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I'm trying to use rsync to copy a set of files from one system to another. I'm running the command as a normal user (not root). On the remote system, the files are owned by apache and when copied they are obviously owned by the local account (fred).

My problem is that every time I run the rsync command, all files are re-synched even though they haven't changed. I think the issue is that rsync sees the file owners are different and my local user doesn't have the ability to change ownership to apache, but I'm not including the -a or -o options so I thought this would not be checked. If I run the command as root, the files come over owned by apache and do not come a second time if I run the command again. However I can't run this as root for other reasons. Here is the command:

/usr/bin/rsync --recursive --rsh=/usr/bin/ssh --rsync-path=/usr/bin/rsync --verbose root@server.example.com:/src/dir/ /local/dir
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Why can't you run rsync as root? On the remote system, does fred have read access to the apache-owned files? –  chrishiestand May 3 '11 at 0:32
Ah, I left out the fact that there are ssh keys set up so that local fred can become remote root, so yes fred/root can read them. I know this is a bit convoluted but its real. –  Fred Snertz May 3 '11 at 14:50
Always be careful when root can ssh into the machine. But if you have password and challenge response authentication disabled it's not as bad. –  chrishiestand May 3 '11 at 17:32

1 Answer 1

Here's the answer to your problem:

-c, --checksum
      This changes the way rsync checks if the files have been changed and are in need of a  transfer.   Without  this  option,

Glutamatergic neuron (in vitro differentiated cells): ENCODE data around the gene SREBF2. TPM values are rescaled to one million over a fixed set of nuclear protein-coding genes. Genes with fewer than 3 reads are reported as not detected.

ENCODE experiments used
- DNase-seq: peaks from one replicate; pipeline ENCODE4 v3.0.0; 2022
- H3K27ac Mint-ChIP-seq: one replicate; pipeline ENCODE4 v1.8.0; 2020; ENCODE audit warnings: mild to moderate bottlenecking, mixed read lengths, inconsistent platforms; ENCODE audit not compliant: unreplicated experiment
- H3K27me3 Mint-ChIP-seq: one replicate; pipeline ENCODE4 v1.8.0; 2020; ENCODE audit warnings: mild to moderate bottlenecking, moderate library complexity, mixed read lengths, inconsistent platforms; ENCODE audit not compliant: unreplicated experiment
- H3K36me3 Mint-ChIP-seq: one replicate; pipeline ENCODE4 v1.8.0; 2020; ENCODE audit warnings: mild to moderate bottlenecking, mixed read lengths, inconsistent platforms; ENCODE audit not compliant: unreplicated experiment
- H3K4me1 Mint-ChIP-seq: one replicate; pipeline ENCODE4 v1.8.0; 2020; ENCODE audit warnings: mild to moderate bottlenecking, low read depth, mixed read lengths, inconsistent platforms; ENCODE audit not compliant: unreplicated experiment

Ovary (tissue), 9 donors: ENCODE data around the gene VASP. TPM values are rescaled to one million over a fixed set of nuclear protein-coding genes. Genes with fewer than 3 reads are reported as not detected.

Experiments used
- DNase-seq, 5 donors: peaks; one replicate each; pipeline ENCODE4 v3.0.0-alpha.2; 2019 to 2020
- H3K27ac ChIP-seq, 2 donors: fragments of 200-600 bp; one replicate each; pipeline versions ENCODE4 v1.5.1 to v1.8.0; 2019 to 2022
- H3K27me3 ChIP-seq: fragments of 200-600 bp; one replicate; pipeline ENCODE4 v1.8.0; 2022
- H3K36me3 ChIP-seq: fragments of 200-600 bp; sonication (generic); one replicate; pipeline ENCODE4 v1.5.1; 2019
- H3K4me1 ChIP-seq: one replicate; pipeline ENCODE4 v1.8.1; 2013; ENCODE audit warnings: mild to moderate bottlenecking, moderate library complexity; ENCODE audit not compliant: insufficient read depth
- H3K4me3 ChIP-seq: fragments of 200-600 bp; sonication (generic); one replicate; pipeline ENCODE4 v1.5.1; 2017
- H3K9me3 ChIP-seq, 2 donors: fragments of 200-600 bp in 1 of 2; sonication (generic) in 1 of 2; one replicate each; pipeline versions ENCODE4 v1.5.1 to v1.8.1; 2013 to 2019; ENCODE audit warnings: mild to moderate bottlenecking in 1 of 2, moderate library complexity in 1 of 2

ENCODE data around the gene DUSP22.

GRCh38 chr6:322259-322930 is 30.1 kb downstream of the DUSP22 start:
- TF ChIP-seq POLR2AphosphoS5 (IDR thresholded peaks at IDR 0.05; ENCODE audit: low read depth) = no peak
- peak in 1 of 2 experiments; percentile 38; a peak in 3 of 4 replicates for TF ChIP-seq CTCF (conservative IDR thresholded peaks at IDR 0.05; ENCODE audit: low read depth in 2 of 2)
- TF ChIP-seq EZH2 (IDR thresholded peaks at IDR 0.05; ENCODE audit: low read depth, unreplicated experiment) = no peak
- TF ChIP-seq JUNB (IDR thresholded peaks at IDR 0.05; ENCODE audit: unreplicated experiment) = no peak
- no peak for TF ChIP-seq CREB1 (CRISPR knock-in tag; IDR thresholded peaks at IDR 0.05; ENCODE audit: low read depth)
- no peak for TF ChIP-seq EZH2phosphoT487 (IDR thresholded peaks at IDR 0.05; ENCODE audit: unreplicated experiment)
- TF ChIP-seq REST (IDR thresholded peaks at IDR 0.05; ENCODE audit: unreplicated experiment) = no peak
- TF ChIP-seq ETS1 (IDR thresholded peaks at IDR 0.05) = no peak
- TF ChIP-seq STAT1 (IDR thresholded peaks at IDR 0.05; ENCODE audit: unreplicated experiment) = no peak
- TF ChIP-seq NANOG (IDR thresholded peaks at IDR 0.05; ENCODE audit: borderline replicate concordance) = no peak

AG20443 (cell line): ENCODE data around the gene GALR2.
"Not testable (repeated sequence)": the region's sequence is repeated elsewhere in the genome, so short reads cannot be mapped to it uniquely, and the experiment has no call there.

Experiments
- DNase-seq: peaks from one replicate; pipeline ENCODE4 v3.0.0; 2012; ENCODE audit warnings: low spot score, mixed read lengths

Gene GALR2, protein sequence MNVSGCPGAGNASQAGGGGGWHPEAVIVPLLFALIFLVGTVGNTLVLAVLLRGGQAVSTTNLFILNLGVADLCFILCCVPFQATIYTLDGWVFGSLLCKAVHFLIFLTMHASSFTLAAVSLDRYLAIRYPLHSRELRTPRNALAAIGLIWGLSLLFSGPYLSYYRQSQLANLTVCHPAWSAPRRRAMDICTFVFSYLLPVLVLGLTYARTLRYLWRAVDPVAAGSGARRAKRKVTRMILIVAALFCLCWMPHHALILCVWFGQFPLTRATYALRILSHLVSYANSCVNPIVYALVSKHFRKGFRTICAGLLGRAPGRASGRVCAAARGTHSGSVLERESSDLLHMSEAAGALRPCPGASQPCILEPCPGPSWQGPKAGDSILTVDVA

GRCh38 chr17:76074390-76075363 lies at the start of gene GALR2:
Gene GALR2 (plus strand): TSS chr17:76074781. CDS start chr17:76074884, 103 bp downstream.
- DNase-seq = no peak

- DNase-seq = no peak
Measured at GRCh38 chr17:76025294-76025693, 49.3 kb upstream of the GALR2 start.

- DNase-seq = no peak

rsync  uses  a "quick check" that (by default) checks if each file's size and time of last modification match between the
      sender and receiver.  This option changes this to compare a 128-bit checksum for each file  that  has  a  matching  size.
      Generating  the  checksums  means  that both sides will expend a lot of disk I/O reading all the data in the files in the
      transfer (and this is prior to any reading that will be done to transfer changed files), so this  can  slow  things  down

      The  sending  side  generates  its checksums while it is doing the file-system scan that builds the list of the available
      files.  The receiver generates its checksums when it is scanning for changed files, and will checksum any file  that  has
      the  same  size  as the corresponding sender's file:  files with either a changed size or a changed checksum are selected
      for transfer.

      Note that rsync always verifies that each transferred file was correctly reconstructed on the receiving side by  checking
      a  whole-file  checksum  that is generated as the file is transferred, but that automatic after-the-transfer verification
      has nothing to do with this option's before-the-transfer "Does this file need to be updated?" check.

      For protocol 30 and beyond (first supported in 3.0.0), the checksum used is MD5.  For older protocols, the checksum  used
      is MD4.

So run:

/usr/bin/rsync -c --recursive --rsh=/usr/bin/ssh --rsync-path=/usr/bin/rsync --verbose root@server.example.com:/src/dir/ /local/dir

Note there may be a time+disk churn tradeoff by using this option. Personally, I'd probably just sync the file's mtimes too:

/usr/bin/rsync -t --recursive --rsh=/usr/bin/ssh --rsync-path=/usr/bin/rsync --verbose root@server.example.com:/src/dir/ /local/dir
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Awesome. Thank you. Looks like the second option is going to work for me and I found the first very interesting. –  Fred Snertz May 3 '11 at 18:40
psst, hit the green checkbox to give my answer credit ;-) Thx. –  chrishiestand May 12 '11 at 1:56

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